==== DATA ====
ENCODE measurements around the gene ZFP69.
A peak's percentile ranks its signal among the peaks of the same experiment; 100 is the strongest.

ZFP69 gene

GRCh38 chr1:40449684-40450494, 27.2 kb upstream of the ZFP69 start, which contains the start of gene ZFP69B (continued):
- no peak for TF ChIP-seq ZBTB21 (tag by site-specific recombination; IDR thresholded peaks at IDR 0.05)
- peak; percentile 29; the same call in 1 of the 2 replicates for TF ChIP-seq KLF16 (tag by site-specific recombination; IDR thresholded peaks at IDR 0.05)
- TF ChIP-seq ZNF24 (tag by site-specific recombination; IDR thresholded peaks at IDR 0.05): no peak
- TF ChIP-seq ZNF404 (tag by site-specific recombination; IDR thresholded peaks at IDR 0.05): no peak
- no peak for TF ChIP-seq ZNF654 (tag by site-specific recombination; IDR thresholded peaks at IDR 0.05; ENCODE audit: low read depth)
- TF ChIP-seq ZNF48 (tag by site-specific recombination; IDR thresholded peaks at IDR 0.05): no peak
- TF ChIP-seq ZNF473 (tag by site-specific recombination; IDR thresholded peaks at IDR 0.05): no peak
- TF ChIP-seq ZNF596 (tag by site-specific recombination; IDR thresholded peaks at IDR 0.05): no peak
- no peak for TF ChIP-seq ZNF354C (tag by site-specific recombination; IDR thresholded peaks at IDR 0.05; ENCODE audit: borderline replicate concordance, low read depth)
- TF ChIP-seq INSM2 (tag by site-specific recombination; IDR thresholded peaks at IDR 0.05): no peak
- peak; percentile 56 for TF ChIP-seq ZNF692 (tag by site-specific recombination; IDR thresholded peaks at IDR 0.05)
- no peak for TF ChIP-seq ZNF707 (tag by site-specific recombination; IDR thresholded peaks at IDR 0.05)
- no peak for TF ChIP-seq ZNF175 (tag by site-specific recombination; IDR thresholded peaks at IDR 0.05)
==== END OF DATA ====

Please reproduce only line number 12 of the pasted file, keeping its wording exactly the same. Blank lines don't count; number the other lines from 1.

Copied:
- TF ChIP-seq ZNF596 (tag by site-specific recombination; IDR thresholded peaks at IDR 0.05): no peak